I have servers which offer only SMB3 mounts for security reasons. This works well for Windows (10) clients, but not for Linux clients. They refuse to automount anything which is not SMB1.

For manual mounts, the option -o vers=3.0 can be used. How can I force the system to use this option when I want to mount shares from graphical file managers on Gnome or KDE?


Graphical file managers do not establish 'cifs' kernel mounts; they use Samba's libsmbclient.

The corresponding /etc/samba/smb.conf options are:


client min protocol = SMB2_02
; default is 'CORE' (MS-DOS era)

client max protocol = SMB3
; default was 'NT1' (aka CIFS) until Samba v4.6
; finally includes SMB3 as of Samba v4.7

As soon as you raise the maximum to SMBv3, the client will negotiate the best supported version. It is not necessary to block CIFS/SMBv1 via client min protocol.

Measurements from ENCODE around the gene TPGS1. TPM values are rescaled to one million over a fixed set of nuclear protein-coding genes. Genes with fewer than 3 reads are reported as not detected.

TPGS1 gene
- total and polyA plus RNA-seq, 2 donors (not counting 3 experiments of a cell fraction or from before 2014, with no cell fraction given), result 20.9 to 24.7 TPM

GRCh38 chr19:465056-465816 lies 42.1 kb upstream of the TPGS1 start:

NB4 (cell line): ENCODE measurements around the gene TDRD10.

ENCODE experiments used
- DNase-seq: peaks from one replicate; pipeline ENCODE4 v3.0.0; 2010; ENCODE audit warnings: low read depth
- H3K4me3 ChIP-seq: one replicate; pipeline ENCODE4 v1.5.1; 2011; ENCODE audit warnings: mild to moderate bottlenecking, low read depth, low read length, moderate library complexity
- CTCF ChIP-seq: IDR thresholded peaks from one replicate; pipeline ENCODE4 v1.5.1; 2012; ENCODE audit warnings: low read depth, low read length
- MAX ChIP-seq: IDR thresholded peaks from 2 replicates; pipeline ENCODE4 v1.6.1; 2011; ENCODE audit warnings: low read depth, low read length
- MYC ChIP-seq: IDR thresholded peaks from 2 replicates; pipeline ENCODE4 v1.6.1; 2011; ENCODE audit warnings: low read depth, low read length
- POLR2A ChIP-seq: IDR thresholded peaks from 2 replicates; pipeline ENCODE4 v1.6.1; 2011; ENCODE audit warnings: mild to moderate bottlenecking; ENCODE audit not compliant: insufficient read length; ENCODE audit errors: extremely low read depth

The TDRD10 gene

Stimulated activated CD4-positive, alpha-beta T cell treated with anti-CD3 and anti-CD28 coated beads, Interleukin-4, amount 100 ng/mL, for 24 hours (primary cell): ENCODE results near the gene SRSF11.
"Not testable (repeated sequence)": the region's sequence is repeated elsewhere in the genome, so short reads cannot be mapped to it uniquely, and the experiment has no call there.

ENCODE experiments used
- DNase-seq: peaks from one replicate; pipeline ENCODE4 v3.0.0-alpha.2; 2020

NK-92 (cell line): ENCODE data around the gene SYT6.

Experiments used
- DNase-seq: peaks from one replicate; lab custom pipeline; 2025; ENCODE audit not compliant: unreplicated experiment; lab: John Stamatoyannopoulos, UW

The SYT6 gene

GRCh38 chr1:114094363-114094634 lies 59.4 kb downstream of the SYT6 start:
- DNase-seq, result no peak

Note that the "SMB2" and "SMB3" keywords map to the highest supported sub-version of that protocol (currently "SMB2_10" and "SMB3_11"). This means that setting the minimum protocol to "SMB3" would actually exclude Windows 8.1 (which uses SMB3_02).

See the smb.conf manual page for more details and the full protocol list.

  • 4
    For anyone having the same problems, this works even with a bare-bones smb.conf with just these lines after a [global] line. So no need to install the samba package(s) if you just need the client.
    – emk2203
    Jul 8 '17 at 17:09

Linux (kernel) clients (cifs.ko) have defaulted to smb3 (smb2.1 or later) for about a year. There have also been three changes that allow it to be configured (and even built) with smb1 (cifs) support disabled.

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